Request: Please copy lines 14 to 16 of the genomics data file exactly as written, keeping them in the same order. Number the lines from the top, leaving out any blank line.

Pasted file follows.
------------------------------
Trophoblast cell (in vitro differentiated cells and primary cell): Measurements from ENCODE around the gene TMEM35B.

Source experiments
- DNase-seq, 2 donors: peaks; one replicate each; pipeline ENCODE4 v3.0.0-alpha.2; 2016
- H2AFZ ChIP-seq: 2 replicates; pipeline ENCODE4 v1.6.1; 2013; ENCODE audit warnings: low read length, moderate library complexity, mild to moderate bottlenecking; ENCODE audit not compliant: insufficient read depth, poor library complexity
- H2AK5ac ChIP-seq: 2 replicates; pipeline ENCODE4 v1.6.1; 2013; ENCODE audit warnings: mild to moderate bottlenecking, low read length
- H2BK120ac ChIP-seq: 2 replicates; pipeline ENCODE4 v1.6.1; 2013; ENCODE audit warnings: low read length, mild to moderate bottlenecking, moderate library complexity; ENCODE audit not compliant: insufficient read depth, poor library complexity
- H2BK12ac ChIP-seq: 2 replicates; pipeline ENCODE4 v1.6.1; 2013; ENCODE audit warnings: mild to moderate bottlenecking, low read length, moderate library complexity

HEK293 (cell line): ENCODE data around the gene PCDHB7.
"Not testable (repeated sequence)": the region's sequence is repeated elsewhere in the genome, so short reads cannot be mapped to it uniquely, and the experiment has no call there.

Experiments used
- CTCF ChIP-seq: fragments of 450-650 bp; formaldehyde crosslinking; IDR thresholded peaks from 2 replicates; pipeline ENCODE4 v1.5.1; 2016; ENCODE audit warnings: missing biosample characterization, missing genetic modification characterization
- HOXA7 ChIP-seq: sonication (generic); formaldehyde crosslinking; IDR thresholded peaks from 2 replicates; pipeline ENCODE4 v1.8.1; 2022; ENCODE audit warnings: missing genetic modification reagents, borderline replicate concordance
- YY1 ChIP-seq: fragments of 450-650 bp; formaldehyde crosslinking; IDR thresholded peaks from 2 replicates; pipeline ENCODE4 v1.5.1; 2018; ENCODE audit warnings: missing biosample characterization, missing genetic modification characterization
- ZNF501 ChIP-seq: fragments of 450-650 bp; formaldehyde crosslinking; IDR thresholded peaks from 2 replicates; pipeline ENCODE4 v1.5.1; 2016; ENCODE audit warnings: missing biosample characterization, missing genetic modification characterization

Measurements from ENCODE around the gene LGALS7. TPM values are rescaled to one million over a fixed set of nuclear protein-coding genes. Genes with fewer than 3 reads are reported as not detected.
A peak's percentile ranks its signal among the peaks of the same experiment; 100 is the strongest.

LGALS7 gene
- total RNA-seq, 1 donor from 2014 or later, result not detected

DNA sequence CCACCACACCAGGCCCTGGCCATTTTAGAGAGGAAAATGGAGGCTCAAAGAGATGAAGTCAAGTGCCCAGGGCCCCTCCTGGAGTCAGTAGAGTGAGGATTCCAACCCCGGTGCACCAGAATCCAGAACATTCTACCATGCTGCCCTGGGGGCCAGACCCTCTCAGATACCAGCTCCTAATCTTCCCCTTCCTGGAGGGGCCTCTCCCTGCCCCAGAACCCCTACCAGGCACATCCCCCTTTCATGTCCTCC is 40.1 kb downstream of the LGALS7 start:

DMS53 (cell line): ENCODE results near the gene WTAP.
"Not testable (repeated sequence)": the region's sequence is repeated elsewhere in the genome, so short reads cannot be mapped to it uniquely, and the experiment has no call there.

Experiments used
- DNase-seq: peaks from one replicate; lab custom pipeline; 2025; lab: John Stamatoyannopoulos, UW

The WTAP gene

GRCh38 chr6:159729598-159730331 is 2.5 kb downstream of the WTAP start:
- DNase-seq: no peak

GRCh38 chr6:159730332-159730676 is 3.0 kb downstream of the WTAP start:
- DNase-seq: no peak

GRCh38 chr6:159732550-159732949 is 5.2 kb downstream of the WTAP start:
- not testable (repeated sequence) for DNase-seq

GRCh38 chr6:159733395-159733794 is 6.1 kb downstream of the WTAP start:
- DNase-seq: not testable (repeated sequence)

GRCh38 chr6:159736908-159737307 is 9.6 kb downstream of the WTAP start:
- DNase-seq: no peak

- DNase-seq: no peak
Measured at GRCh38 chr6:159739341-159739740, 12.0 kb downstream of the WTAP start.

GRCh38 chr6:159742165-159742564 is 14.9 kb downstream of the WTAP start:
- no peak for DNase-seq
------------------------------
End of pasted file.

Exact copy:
- ZNF501 ChIP-seq: fragments of 450-650 bp; formaldehyde crosslinking; IDR thresholded peaks from 2 replicates; pipeline ENCODE4 v1.5.1; 2016; ENCODE audit warnings: missing biosample characterization, missing genetic modification characterization

Measurements from ENCODE around the gene LGALS7. TPM values are rescaled to one million over a fixed set of nuclear protein-coding genes. Genes with fewer than 3 reads are reported as not detected.
A peak's percentile ranks its signal among the peaks of the same experiment; 100 is the strongest.